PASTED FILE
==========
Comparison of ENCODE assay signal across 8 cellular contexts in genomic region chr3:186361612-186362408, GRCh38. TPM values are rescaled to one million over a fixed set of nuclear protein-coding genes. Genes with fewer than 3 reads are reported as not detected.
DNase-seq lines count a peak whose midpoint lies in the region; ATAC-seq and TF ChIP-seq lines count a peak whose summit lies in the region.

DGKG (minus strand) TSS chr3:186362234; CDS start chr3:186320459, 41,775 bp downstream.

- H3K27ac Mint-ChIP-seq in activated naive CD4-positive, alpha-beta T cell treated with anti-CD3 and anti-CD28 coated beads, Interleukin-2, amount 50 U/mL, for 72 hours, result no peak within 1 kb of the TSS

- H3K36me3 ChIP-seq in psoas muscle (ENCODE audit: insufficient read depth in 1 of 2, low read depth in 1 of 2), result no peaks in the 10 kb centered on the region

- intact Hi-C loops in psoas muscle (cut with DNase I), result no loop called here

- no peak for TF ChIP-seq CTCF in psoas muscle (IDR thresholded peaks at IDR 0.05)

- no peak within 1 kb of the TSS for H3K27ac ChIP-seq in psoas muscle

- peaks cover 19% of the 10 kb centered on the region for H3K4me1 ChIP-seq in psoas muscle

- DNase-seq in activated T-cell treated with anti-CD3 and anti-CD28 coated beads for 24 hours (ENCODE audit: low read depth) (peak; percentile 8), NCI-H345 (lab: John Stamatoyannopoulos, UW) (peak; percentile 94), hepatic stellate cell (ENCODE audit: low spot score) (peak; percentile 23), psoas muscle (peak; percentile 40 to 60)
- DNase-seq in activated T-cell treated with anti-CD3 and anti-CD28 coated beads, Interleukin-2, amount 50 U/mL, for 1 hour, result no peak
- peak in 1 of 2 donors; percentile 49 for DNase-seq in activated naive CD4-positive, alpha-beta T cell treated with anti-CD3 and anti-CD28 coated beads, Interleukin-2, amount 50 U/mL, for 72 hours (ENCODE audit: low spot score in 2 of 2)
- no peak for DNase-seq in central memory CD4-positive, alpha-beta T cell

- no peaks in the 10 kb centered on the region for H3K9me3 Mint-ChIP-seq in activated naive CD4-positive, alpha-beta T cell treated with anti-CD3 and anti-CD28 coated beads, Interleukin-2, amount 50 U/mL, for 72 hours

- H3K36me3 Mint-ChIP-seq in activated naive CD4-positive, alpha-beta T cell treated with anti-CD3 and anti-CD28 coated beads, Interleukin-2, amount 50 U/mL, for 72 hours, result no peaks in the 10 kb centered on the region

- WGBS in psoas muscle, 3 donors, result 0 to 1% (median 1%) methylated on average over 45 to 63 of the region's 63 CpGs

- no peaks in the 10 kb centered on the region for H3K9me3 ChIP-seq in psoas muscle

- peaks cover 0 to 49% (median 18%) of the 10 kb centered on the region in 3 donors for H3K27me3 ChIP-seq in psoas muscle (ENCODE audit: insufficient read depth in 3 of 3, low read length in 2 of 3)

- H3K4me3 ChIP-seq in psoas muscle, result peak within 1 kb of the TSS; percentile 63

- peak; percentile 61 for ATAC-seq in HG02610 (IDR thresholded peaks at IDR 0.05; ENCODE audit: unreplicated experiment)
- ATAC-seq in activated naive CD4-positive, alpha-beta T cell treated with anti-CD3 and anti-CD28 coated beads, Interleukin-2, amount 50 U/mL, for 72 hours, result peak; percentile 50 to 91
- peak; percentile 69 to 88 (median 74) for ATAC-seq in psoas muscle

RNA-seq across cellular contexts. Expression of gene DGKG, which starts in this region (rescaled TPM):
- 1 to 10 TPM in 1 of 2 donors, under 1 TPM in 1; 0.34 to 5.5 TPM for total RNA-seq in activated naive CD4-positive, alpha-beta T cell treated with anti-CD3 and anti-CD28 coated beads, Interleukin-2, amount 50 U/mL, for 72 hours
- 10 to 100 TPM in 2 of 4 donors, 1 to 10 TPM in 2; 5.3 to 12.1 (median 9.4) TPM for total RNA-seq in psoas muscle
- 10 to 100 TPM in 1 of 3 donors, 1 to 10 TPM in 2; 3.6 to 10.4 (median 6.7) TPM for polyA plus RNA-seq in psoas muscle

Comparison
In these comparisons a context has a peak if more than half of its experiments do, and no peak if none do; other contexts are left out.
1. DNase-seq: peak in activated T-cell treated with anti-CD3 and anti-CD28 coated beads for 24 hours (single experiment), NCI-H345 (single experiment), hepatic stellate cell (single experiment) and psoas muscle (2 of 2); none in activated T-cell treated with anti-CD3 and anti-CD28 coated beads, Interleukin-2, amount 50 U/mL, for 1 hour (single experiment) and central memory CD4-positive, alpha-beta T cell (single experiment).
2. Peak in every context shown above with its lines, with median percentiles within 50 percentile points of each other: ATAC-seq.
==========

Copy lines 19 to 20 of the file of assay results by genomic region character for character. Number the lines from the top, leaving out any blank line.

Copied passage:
- H3K4me3 ChIP-seq in psoas muscle, result peak within 1 kb of the TSS; percentile 63

- peak; percentile 61 for ATAC-seq in HG02610 (IDR thresholded peaks at IDR 0.05; ENCODE audit: unreplicated experiment)